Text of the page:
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Greg Ruben / Axios

Lightspeed Venture Partners was the first institutional investor in Snap, investing $485,000 back in April 2012. The company would ultimately invest a total of $8.1 million, which was valued at nearly $1.5 billion at the IPO price.

Jeremy Liew was the Lightspeed partner who led that early deal ― back when the company was still called Snapchat ― and spoke via phone with Axios on the occasion of Snap's mammoth IPO.

On how Snap fit into Lightspeed's investment thesis:

"One of the things we've always looked for are companies that can become part of popular culture, and we believe that young women are the early adopters of pop culture. This is true if you look at Facebook or Instagram or Tumblr or even MySpace back in the day. We saw the same thing when we first met with Snap, and it has only solidified our belief that user adoption by young women is a good indicator of something that could go mainstream."

On Evan Spiegel becoming a public company CEO:

"Evan has been a masterful leader in the five years since we invested. Not just product leadership, but also business leadership. He has made a lot of smart and prescient moves over the years."

On (the lack of) profits:

"Evan has always talked about the importance of building companies that are long-term sustainable, and profitability is a part of it, even if they aren't there yet."

What it means to Los Angeles tech:

"Los Angeles and New York, have always been the two cities with their fingers on the pulse of pop culture. Silicon Valley doesn't. I don't think that the IPO itself is the big change factor, but it's part of an ongoing trend in which Los Angeles entrepreneurs feel they can now leverage their local advantage to start companies that could become really successful."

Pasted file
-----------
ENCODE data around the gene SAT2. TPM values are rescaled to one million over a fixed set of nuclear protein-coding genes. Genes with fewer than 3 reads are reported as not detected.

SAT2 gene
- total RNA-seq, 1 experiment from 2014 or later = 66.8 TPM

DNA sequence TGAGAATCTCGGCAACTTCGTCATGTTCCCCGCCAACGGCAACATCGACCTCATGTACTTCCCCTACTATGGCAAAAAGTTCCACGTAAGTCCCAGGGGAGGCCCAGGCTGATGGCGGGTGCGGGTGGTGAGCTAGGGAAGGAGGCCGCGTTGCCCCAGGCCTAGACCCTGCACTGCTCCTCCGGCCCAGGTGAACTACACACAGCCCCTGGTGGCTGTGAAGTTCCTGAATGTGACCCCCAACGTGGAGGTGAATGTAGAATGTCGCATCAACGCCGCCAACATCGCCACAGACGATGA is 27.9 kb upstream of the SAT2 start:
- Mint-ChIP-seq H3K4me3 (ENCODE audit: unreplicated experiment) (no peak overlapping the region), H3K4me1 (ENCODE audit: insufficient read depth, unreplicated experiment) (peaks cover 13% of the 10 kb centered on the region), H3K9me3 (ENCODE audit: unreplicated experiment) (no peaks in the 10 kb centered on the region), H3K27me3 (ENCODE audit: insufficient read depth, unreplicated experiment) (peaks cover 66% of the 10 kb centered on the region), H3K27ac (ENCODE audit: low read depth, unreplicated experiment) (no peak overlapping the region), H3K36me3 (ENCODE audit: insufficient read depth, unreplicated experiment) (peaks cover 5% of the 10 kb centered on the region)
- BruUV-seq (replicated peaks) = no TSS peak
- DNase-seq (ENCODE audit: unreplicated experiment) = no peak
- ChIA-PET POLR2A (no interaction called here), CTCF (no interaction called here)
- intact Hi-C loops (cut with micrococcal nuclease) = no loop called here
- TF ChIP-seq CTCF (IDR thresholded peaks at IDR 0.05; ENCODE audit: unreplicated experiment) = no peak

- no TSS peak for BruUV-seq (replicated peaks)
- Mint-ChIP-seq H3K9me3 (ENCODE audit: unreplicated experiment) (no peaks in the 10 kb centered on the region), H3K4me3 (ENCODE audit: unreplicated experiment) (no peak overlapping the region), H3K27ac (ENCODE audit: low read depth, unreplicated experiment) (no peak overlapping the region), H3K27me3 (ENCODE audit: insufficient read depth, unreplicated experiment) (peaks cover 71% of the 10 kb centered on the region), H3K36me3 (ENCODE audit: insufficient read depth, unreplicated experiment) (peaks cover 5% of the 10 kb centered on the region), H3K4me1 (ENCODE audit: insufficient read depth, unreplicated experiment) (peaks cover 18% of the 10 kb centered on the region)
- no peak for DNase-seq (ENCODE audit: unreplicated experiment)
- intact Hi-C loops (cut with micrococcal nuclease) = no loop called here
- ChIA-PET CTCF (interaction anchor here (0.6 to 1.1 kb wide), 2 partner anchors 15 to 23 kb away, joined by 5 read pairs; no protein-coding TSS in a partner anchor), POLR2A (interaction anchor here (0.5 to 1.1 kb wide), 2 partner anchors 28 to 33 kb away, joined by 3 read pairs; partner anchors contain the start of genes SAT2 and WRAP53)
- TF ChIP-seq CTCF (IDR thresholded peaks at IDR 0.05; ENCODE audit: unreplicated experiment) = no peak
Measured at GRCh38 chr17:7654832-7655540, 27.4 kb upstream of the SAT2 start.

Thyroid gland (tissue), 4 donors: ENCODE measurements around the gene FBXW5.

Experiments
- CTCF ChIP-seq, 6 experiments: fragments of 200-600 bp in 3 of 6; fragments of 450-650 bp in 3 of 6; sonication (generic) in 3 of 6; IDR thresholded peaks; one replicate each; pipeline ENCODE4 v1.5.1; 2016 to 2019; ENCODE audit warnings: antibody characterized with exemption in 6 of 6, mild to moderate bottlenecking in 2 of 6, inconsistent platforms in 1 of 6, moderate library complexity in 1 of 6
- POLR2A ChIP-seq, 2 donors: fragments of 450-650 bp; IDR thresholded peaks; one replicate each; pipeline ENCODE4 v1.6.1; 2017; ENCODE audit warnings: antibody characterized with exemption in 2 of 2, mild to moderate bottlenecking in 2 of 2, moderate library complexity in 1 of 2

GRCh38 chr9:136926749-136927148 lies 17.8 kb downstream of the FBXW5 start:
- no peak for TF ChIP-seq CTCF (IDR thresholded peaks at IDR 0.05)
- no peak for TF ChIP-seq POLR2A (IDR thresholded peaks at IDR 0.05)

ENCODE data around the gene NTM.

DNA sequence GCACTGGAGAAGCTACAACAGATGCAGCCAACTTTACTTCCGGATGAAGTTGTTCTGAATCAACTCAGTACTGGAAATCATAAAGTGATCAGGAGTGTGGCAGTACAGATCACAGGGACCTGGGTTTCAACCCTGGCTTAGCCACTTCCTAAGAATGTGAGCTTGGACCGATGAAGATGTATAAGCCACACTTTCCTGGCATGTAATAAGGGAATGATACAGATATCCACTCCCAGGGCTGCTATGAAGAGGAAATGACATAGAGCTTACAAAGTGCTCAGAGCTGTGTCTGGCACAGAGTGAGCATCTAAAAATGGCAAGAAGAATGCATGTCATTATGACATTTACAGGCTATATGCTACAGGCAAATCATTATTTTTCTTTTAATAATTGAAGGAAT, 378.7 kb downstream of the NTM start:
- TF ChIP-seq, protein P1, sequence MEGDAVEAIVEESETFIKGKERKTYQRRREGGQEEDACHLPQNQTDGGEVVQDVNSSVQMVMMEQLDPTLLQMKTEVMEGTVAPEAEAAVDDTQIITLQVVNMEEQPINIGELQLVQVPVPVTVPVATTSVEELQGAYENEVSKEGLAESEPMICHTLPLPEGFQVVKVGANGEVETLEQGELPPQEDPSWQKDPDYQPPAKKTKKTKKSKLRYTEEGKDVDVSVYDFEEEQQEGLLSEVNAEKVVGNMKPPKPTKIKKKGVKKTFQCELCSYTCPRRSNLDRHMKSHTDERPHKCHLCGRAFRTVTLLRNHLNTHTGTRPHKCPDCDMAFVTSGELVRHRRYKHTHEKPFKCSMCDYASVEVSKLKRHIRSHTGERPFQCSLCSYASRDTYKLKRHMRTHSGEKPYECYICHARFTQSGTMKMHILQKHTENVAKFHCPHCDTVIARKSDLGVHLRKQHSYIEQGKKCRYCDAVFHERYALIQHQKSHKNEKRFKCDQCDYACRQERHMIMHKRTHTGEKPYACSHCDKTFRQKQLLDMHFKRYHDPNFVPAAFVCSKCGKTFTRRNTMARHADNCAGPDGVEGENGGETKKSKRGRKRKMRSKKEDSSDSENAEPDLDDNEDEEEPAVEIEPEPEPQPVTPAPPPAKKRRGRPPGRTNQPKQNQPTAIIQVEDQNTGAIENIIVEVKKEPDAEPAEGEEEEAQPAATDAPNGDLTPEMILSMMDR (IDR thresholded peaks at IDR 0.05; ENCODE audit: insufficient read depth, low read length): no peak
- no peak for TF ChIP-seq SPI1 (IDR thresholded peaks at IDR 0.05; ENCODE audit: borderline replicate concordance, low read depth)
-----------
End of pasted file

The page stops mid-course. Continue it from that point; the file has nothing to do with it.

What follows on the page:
Do you feel differently about pro rata rights on seed rounds than when you first backed Snap?

"Market is the most important determinant. Back before there were a lot of seed funds, it was mostly standard VC firms doing seed deals. We typically look to get ownership positions of 20% and up, so are always looking for opportunities to increase our ownership. But markets change. Now there are a lot of seed funds so the terms that are expected have changed. If you don't match the market, you aren't going to get the deal."

Go deeper

"Atmospheric river" to whiplash Northern California from drought to flood

A map depicting 24-hour preciptation forecast (inches) ending Monday at 5a.m. local time. Photo: NOAA

A series of powerful "atmospheric river" storms are set dump historic amounts of rainfall across parts of drought-stricken California and the Pacific Northwest from this weekend, forecasters warn.

Why it matters: A strong atmospheric river, packing large amounts of moisture, is predicted to whiplash Northern California from drought to flood.

10,000 trees near giant sequoia groves to be removed after fires

A firefighter looks up at a giant sequoia tree after fire burned through the Sequoia National Forest near California Hot Springs, California, on Sept. 23. Photo: Patrick T. Fallon/AFP via Getty Images

"Upwards of" 10,000 trees near giant sequoia groves have been "weakened by drought, disease, age, and/or fire" and must be removed in the wake of California's wildfires, the Sequoia and Kings Canyon National Parks announced.

Why it matters: The damage to these trees, considered "national treasures," and work to remove them means a nearby key highway must remain closed to visitors as they have "the potential to strike people, cars, other structures, or create barriers to emergency response services," per a statement from the national parks.

Obama stumps for McAuliffe, urges Virginians not "to go back to the chaos"

Photo: Win McNamee/Getty Images

Former President Barack Obama framed a Nov. 2 gubernatorial race as a bellwether for the Democratic Party and the country, telling a crowd at a campaign event for Terry McAuliffe on Saturday that "I believe you, right here in Virginia, are going to show the rest of the country and the world that we're not going to indulge in our worst instincts."

Why it matters: With just over a week to go before Election Day in the Commonwealth, McAuliffe is bringing out the big guns. The 44th president appeared on the campus of Virginia Commonwealth University to urge supporters to get to the polls.